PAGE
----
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Back to School Main 5 Money-Saving Tips for College Students

5 Money-Saving Tips for College Students

A college education is one of the largest investments many of us ever make. When it comes to tuition, student accommodations and other necessities, the higher ed price tag can be astronomical. Here are five tips to help college students reduce costs and prove that saving money in college really is possible.

Harness the Power of the Student ID

Your student ID won’t just get you into the dorm — it can also help you cut costs on medical care, cable and Internet service, public transportation and even less essential purchases like concert tickets. Plus, many retailers and computer hardware and software makers offer discounts and rebates to students. Look for ID-related deals during back to school sales and throughout the year for incremental savings every month.

Be Book Smart

To spend less time stressing about the cost of your textbooks and more time learning from them, consider renting your books instead of buying. “This may be difficult for freshmen who don’t have their schedules set ahead of time, but it’s perfect for people who can order in advance,” says University of Denver student Shannon Reimers. Staples’ textbook rental service, for example, can save you up to a whopping 90 percent on textbook costs, which means more money for pizza and laundry. For hard-to-find volumes, most universities have online forums where students sell or lend textbooks.

Don’t Buy More Than You Need

“My biggest challenge when it comes to not spending too much money on school supplies is deciphering whether or not I truly need the supplies,” says David Merten, a BFA acting major at Ball State University. “If I had a dollar for every notebook or set of felt-tip markers I bought and never used for a college course, I would have a much happier bank account. Take the time to sit down and figure out, based on each class you’re taking, what exactly you will need to succeed in the course. Try to find students who’ve taken that course in the past and get their advice on what you will and will not need. If you cut out the unnecessary and only purchase the essentials and supplies that will help you be a better student, then you will have an easier time in the classroom and at the bank.”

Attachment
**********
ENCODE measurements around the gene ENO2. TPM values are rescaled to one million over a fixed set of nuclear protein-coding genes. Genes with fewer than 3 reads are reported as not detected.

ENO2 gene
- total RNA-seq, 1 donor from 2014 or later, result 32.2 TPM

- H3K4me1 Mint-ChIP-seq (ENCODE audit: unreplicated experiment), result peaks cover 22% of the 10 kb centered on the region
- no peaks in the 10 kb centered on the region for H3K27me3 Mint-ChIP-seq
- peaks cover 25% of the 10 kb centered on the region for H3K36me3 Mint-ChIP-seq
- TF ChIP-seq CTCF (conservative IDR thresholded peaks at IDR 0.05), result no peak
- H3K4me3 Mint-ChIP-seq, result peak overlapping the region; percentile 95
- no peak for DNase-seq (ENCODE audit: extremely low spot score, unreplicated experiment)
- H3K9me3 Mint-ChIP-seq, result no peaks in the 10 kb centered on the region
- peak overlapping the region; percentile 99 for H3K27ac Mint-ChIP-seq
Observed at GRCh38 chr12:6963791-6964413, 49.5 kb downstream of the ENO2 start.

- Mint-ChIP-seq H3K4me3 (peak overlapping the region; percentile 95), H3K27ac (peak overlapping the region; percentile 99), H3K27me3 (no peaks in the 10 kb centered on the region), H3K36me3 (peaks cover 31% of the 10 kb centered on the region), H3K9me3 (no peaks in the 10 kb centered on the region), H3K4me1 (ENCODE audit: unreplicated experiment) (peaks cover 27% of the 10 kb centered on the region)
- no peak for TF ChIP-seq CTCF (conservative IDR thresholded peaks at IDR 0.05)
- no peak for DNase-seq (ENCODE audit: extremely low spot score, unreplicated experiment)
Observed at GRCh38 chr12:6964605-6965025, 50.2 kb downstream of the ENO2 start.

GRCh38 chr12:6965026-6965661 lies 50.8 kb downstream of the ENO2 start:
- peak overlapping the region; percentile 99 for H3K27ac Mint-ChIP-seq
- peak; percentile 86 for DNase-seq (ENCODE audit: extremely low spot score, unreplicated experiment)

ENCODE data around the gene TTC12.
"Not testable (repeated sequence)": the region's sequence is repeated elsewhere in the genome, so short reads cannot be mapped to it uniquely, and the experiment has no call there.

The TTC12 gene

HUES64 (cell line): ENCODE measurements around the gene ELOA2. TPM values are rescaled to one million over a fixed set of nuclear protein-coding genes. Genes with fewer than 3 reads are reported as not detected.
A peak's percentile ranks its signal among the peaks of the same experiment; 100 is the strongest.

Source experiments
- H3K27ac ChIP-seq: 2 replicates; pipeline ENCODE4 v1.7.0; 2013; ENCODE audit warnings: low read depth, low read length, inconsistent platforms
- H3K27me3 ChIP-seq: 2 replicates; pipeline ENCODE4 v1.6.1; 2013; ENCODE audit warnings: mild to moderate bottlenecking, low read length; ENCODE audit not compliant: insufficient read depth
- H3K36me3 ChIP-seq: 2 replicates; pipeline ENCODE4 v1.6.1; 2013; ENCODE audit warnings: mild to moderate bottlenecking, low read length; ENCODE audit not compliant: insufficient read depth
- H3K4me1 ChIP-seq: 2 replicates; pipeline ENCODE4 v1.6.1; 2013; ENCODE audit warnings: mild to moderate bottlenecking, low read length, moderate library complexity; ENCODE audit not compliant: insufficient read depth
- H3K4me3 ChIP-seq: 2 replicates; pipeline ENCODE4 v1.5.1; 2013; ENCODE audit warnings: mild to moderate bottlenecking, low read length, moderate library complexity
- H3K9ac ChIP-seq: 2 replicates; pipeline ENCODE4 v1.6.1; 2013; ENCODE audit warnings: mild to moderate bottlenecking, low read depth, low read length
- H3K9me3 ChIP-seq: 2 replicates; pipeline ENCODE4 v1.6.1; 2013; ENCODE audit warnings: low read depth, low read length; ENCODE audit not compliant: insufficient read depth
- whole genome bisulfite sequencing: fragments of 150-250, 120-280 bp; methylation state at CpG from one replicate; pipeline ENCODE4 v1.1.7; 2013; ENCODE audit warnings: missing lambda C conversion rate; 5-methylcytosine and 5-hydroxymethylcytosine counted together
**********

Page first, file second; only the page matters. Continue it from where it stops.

Compare Prices

Major retailers offer back-to-school deals in the weeks before classes start. Do your homework, and research specials and other discounts. Don’t be afraid to shop around for the best prices and use a price-match guarantee to save additional money. For instance, Staples’ price match program offers a 110-percent match during the back-to-school season. This is especially helpful when purchasing high-priced items like laptops for school.

Use Apps to Your Advantage

Want to save money in college? There’s an app for that — multiple apps, in fact. Download your favorite businesses’ mobile app to snag great deals on back-to-school supplies, meals at restaurants, haircuts or recreational activities. Use apps like BillMinder, which sends notifications of upcoming bills and payments and totals up monthly costs to help you keep tabs on your bank balance. Reimers swears by Venmo, an app that allows friends to easily transfer money to each other digitally. “It’s great to use whether it’s rent money or reimbursement for a beer and pizza, or spotting someone for anything, any time,” she says. It would be a great app to let your parents know about, too.

What it comes down to is this, Merten says: “The art of spending and saving money in college is asking yourself three questions: Do you need it? Will it benefit you or teach you something — and yes, I do believe pizza can teach you something at times — and will you miss out on something truly important to you if you don't spend the money? If you can answer those questions carefully and truthfully, you won’t regret those purchases later on.”

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